At the end of chapter 4, Eliphaz speaks about dying without wisdom. And he begins chapter 5 by speaking about the fool. And he seems to be suggesting that Job is being foolish because he’s been complaining about his suffering which comes to all men and women. He says to Job: ‘Call if you will, but who will answer you?’ You’re complaining about your suffering, but no one will answer you and you just need to accept that God must be punishing you for your sins. Don’t be like the fool, but accept that man is born to trouble. That’s our lot in life because we’re sinners and God is punishing us.
And so, Eliphaz turns to Job in verse 8 and says to him that if I were you, this is what I’d do. I would appeal to God. I would lay my cause before him. That is, Job should turn from his sin and turn to God. He then describes God’s greatness and kindness in the following verses, where he says God performs wonders and miracles and he sends rain and he lifts up the lowly and those who mourn. And he thwarts the plans of the crafty and catches the wise in their craftiness. And so on. This is what God does. And everything he says here about God is true.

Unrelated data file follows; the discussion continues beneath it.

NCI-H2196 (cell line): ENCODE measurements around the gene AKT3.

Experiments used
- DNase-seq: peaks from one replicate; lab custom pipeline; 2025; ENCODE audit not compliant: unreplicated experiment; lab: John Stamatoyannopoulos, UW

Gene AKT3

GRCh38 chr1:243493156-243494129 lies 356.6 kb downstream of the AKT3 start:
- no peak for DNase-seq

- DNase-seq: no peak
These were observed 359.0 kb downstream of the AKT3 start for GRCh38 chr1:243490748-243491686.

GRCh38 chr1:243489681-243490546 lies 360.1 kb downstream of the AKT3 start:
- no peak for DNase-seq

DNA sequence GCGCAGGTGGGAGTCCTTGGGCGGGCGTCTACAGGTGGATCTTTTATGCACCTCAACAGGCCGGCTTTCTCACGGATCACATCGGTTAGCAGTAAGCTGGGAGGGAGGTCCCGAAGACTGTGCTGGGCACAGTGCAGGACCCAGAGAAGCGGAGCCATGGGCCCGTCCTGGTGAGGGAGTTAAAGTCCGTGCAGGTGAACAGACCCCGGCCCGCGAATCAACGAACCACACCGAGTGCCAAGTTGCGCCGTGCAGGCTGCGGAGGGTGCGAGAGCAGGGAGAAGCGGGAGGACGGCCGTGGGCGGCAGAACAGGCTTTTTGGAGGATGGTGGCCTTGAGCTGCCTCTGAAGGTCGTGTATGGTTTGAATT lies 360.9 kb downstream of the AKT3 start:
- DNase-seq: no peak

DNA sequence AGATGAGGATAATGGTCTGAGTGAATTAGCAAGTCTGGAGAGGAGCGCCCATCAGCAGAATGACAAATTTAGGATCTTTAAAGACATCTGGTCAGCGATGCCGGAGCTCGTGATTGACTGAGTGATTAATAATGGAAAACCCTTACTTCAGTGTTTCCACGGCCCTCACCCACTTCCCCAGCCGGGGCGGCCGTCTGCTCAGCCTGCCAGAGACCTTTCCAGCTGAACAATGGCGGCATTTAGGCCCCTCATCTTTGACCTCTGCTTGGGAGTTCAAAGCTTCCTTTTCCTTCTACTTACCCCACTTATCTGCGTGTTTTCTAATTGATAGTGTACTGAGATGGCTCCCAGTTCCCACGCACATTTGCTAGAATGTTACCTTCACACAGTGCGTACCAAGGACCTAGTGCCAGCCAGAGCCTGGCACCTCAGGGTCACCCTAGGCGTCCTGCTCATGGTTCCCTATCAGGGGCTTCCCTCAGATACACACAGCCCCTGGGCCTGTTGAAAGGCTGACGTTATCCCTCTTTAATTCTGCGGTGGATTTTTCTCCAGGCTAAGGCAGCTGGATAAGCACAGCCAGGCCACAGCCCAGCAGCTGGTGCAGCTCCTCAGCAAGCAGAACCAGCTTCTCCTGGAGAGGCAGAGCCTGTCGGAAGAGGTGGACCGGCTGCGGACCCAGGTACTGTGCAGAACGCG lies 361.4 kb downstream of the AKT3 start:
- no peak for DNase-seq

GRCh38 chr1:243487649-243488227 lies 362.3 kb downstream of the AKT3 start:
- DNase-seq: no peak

But then he tells Job in verse 17 that God has been correcting you. He’s been disciplining you. So, don’t despise God’s discipline. And we shouldn’t despise God’s discipline. That’s what the writer of the book of Hebrews says: we’re not to despise God’s discipline, because God disciplines those he loves. But what Eliphaz means is that Job must have done something wrong to deserve this suffering. Eliphaz is sure that God is correcting Job for his sins. And so, don’t despise God’s discipline, but learn from it.
And he goes on to tell Job about the blessings he can expect to receive from God if he returns to God: he will rescue you from every calamity; and he will ransom you from famine and the sword; and he will protect you from accusations and threats and from destruction and from wild animals. He will so arrange things that there won’t be any stones in your field to make farming difficult. Your tent — that is, your life — will be secure. All of your possessions will be secure. You will have many children and you will only go to the grave after a long and full life. That’s what you can expect from God if you turn to him and do what’s right. Trouble only ever comes on the wicked, and not on the good. ‘We have examined this’, he says at the end. This is how the world seems to Eliphaz.
But here’s the thing. Here’s the thing. We know from what we read in chapters 1 and 2 that Job is blameless and upright. God is not punishing him or correcting him for his wickedness. Eliphaz thinks Job is suffering because he’s a sinner; and he regards all suffering as punishment for sin. What Eliphaz does not realise is that Job is suffering because he’s a saint (Green). And Eliphaz does not know that God is able to use even our suffering for good.